These days I’m back at home and working at home and it’s getting tough. I either feel like I’m working too much or that I should be working when I should be off.

  4. Tyler Yell says:

    Given the (albeit budding) movement of knowledge workers with the choice taking on an RV (Airstream, etc.) to work remote in nature, it’d be wonderful to see a study on stress levels (hopefully lower), productivity & creative problem solving (hopefully higher) and other metrics to see what if there is increased valuable output and quality of life among the remote/ not from home knowledge workers.

    Great article, Cal!

  5. Greg says:

    Almost forgot… so I’m thinking about an outdoor studio shed now!

  6. Cecile says:

    That totally makes sense. I’m working from home and sometimes I’m overwhelmed with my domestic duties. I wake up pretty early to enjoy the quiet jours but sometimes it’s not enough. I dream of a tiny house in the back of the garden to lock me down inside and do a lots of writing prompt quickly. ?

  7. I know artists whose studios are rented spaces outside the home. Where there are fewer distractions. And then, at the end of the day, home becomes a place of rest and sanctuary to return to.

  8. Barbara says:

    Indeed. When I had to study for the California bar exam as someone who was already working (I had moved to CA from NY), I would go to random shopping center parking lots on the weekend, put my phone in the trunk, and lounge in the back seat with the study summaries and a giant pad of paper – I’m almost sentimental about that time because of the incredible level of focus it gave me. And now, as a practicing attorney during the pandemic, I’ve rented some space a few miles from my house where I can disappear into a neutral environment with no domestic cues in order to dive deep into my thinking and drafting. This article is brilliant and spot-on.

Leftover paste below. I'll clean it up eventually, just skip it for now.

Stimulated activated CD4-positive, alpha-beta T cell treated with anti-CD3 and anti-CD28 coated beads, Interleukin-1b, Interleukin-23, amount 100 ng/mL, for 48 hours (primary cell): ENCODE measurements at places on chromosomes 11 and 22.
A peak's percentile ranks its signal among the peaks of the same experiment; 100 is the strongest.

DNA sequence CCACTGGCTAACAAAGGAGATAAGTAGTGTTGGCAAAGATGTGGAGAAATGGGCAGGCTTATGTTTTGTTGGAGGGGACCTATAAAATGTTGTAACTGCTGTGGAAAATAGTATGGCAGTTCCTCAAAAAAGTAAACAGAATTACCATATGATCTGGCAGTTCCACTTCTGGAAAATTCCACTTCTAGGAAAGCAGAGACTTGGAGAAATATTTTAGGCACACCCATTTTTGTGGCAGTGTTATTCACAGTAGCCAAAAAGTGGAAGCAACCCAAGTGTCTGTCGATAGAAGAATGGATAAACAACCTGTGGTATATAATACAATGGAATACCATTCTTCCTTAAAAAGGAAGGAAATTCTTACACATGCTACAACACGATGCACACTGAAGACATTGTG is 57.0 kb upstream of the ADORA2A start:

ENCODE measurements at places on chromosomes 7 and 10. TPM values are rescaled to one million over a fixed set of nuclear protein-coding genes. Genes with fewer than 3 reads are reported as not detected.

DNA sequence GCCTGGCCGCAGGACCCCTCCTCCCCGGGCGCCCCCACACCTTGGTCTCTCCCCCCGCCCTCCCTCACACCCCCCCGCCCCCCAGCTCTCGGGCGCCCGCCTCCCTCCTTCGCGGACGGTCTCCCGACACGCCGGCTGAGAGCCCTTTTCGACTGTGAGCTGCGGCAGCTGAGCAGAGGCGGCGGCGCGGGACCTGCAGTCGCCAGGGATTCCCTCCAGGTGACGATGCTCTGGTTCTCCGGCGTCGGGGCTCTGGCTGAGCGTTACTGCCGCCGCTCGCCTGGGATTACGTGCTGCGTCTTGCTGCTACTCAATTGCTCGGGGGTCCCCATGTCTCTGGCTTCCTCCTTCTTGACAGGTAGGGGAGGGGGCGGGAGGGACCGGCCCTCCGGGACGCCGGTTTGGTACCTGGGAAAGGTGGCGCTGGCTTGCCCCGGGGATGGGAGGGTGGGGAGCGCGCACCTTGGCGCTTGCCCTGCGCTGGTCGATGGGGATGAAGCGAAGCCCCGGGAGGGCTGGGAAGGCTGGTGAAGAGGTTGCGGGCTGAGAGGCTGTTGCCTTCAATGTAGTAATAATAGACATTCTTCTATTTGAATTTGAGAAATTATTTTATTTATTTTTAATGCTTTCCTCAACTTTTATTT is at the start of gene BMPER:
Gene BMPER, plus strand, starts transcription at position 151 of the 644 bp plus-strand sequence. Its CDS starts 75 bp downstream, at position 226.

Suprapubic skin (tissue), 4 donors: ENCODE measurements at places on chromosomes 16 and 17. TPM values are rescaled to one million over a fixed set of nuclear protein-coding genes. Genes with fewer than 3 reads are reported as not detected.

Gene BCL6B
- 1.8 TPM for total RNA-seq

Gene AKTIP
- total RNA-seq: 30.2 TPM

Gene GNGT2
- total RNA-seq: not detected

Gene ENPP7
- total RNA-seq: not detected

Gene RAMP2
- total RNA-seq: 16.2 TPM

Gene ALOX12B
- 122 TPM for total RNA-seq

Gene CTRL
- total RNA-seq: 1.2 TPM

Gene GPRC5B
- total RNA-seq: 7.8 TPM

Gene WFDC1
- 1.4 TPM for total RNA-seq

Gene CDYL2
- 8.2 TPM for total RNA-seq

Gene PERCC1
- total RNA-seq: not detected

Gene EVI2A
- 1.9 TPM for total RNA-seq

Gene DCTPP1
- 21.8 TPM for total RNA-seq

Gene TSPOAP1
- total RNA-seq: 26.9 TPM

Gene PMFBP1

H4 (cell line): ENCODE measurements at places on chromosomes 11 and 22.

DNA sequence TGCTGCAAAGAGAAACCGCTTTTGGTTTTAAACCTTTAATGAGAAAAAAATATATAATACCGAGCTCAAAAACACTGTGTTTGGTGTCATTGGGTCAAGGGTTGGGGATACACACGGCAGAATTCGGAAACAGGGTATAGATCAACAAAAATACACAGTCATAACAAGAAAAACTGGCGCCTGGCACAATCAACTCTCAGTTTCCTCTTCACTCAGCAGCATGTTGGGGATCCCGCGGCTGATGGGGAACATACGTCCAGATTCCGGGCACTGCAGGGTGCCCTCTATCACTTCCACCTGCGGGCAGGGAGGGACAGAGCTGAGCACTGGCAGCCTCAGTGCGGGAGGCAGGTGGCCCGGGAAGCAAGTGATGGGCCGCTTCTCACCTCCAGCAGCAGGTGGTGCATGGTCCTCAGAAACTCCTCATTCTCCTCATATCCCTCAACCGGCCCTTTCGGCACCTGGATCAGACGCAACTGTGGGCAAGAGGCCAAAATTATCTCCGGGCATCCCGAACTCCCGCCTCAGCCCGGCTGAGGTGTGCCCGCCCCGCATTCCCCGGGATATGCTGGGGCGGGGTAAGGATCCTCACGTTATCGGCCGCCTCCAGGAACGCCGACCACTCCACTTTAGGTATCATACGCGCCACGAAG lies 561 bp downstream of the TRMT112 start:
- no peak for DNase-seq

9. Joerg says:

    Hi Cal,

    I love the article.

    One thing that comes into my mind are the included links/references to other articles, even in Chrome’s read mode.
    It’s always eating up a lot of my brain energy to not click on these links. An issues that you have been writing a lot about.

    Wouldn’t it make more sense to put them at the end ?

    Kind regards,
    Joerg

  10. Jesse says:

    Good shout to the Deep Work HQ! Got to get that fire pole to the ground level restaurant!

  11. Simon says:

    The essay mentions that Facebook and Twitter “announced that they would reduce the paychecks of newly remote employees who decide to permanently relocate outside the San Francisco Bay Area.”

    If I understand correctly, what was announced was that salaries would be proportional to the local market, which is different from a cut to those who prefer to work remotely.

    1. James says:

      Exactly! I actually took such a pay cut when I moved from CA to Alabama for my job. The folks in Alabama were apologetic. I was thrilled. Given the cost of living I had more spending power in Bama than I did in California, even with the pay cut. My commute was cut by….let’s just say a lot, it became more predictable, and I could keep more normal hours (I was showing up at 6 am in CA to avoid traffic). And I still work with folks from CA, so I’m a fairly good case study for this.